Because there are so many elderberries to be found in the area where my husband works, he is the elderberry forager in the family. He’ll stop on the way home and harvest, and then after dinner, he and I will sit on the back porch as the sun sets, listening to tunes and removing berries from the stems. It’s a late August date every year. And the next day I set about dehydrating the elderberries for elderberry syrup, or I make low sugar elderberry jelly.
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In my opinion, elderberry is best for jelly, rather than jam, because the berries are half seed and not particularly pleasant for jam.
The seeds, stems, leaves, and root of the elder plant contain toxic cyanide-inducing glycosides which can cause nausea, diarrhea, or vomiting. You will destroy these toxins by cooking the berries, but some people are sensitive to the seeds even when cooked. I find it best to remove them.
It is true that some people enjoy black elderberries raw, without distress, but cooking the berries is highly recommended.
This post about toxins in elderberries is very helpful.
If you’re looking for elderberry to forage in your area, the best time of year to spot the bushes is when they are in bloom. Here in the northeast U.S. where the American elderberry grows (Sambucus nigra L. ssp. canadensis), that’s generally mid-June.
Their showy, large white flowers are easy to spot along country roads growing in moist, well-drained, fertile soil.
Keep those areas in mind, and when the elderberries are ripe, you’ll know just where to harvest.
Benefits of Elderberry
Traditionally, elderberry has been used to strengthen the immune system and to fight flu. Modern science is beginning to prove that elderberry is indeed powerful medicine.
It’s hard to ignore the health benefits when studies like this are showing that using elderberries relieved symptoms of the flu four days earlier than those receiving a placebo.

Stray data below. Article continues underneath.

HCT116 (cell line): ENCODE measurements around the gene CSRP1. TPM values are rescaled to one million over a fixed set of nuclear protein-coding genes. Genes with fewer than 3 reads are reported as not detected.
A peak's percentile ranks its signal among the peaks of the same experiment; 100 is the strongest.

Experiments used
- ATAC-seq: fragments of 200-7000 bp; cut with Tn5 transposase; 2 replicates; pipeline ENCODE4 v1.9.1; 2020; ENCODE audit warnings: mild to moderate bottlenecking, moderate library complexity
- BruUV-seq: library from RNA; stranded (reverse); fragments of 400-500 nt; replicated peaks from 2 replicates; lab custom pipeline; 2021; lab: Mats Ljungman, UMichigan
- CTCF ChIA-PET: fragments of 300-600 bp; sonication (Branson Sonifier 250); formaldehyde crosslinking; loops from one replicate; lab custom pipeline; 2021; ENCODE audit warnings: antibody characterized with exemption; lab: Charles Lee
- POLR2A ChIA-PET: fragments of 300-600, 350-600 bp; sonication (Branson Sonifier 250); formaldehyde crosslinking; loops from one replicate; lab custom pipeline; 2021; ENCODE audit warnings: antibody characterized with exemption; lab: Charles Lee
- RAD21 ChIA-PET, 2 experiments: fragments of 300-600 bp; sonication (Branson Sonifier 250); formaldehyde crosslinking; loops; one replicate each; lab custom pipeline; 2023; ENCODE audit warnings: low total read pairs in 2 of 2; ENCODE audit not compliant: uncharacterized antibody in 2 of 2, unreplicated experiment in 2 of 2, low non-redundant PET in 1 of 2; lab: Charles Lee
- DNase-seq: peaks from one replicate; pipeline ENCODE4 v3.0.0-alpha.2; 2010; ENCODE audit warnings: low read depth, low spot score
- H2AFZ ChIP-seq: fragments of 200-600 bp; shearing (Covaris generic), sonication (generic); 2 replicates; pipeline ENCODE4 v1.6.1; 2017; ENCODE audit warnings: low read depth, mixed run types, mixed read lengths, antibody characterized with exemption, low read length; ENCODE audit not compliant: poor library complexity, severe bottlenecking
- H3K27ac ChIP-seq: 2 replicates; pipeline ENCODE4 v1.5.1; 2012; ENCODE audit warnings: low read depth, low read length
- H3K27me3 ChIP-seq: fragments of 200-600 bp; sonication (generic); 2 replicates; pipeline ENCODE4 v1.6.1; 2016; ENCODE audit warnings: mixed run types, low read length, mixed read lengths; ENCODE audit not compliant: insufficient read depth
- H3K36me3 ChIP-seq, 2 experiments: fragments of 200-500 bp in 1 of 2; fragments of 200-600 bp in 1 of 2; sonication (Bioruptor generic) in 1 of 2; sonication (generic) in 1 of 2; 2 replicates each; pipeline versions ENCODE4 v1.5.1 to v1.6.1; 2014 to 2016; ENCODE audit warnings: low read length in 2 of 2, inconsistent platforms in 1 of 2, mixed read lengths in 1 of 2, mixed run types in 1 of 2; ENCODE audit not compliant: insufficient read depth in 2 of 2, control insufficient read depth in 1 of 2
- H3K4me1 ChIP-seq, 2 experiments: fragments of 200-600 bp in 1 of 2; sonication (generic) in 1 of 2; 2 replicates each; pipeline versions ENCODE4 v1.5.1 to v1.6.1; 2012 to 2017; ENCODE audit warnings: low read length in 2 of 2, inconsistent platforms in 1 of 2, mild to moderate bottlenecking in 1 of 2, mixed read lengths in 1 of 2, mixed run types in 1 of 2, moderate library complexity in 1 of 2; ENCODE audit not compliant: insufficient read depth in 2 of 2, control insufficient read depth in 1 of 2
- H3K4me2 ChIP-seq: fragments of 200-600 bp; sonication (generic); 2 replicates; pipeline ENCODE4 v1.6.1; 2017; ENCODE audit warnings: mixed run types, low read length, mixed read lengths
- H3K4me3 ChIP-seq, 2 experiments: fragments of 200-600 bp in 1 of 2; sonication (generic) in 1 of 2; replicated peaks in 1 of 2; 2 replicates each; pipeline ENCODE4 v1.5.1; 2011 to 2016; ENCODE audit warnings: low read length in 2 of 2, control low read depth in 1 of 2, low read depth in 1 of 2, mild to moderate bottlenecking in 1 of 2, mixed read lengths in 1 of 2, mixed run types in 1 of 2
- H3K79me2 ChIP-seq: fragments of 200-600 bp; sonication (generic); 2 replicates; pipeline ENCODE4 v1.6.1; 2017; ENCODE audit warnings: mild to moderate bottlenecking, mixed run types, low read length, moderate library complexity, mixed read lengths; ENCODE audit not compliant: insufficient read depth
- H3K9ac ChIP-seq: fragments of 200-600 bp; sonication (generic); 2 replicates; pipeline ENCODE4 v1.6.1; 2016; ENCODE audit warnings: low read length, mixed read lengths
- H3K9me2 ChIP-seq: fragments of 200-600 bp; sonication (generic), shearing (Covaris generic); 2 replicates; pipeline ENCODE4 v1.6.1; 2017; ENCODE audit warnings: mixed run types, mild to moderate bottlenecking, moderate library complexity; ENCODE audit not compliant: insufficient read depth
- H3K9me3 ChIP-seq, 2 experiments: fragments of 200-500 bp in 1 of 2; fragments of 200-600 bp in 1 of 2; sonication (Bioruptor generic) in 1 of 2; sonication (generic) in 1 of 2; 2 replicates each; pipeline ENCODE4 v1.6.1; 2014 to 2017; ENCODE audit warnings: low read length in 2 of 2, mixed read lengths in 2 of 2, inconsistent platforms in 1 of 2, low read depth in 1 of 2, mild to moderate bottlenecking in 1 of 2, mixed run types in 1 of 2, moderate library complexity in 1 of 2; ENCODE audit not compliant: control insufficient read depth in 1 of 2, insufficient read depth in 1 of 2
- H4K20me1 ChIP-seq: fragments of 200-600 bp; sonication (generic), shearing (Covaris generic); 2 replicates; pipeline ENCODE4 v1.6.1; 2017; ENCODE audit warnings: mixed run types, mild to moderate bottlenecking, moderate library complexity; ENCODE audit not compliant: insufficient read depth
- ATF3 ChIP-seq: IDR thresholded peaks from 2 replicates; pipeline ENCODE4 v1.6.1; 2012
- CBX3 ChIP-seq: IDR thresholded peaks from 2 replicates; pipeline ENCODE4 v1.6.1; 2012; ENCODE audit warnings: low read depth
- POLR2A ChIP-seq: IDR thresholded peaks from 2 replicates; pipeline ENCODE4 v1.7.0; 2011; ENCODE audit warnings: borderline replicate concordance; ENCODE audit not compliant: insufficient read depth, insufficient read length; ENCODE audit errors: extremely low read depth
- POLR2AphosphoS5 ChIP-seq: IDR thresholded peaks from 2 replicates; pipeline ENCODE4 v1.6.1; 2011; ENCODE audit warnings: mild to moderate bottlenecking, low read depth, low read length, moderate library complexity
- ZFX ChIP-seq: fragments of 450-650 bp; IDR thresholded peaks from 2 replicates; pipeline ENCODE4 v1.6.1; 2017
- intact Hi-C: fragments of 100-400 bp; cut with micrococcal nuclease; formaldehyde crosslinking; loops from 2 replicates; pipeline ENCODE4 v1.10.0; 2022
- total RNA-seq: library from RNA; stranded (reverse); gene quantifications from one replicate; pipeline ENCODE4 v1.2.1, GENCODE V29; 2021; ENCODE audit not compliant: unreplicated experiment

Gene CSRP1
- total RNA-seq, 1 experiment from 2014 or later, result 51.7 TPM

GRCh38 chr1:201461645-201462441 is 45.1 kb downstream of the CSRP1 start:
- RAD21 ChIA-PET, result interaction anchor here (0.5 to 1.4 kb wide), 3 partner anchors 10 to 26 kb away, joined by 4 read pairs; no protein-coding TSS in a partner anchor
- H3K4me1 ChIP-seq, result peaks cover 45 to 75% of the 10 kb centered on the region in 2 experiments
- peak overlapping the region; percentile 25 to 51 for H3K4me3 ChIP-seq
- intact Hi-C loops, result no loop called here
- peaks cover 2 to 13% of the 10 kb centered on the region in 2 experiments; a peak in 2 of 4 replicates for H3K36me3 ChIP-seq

And heating the elderberries not only destroys the toxins, it actually increases the benefits because heating concentrates the anti-oxidant compounds found in the berries. (Source)
Making Low Sugar Elderberry Jelly
If you haven’t yet tried Pomona’s Pectin, you don’t know what you’re missing. You can make all kinds of delicious jams and jellies without all the sugar. Sweeten it to taste with low amounts of any sweetener: sugar, honey, maple syrup, stevia, or even frozen juice concentrate.
I don’t use honey in recipes where the honey doesn’t remain raw, but maple syrup is wonderful in this jelly and doesn’t overpower the elderberry flavor.
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More Than Weeds
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Using common plants with which you may be somewhat familiar, you’ll learn beginner botany skills that you will be able to use as you move forward. You’ll gain confidence to use these plants for your family in food and safe, home remedies. Get started now!
Homemade Low Sugar Elderberry Jelly
- Place your cleaned elderberries into a stock pot and add enough water to almost cover the berries.
- Bring to a boil and then lower heat to simmer for 20 - 30 minutes.
- Strain berries through a juice strainer or jelly bag for 30 - 60 minutes.
- Measure your juice. You will need 4 cups for this recipe (you can double the recipe if desired). Add water if needed to get 4 full cups.
- Combine the elderberry juice and lemon or lime juice in your cleaned stock pot.
- The package of Pomona's Pectin contains 2 smaller packages. One is pectin powder and the other is calcium powder. Put 1/2 teaspoon calcium powder and 1/2 cup water in a small jar with lid. Shake well. (Any leftover calcium water will last for several months in the refrigerator, or may be frozen indefinitely).
- Stir 4 teaspoons of the calcium water into the elderberry juice and stir well.
- In a separate bowl, combine sugar and 4 teaspoons of the pectin powder. Mix thoroughly.
- Bring the elderberry mixture to a full boil. Add the sugar-pectin mixture. Stir constantly for 2 minutes to dissolve the sugar and pectin. Return to a full boil.
- Remove from the heat.
- Ladle the jell into clean, hot, 8 ounce canning jars to 1/4" of top. Wipe rims of jar clean and screw on 2-piece canning lids. Process in a hot water bath for 10 minutes.
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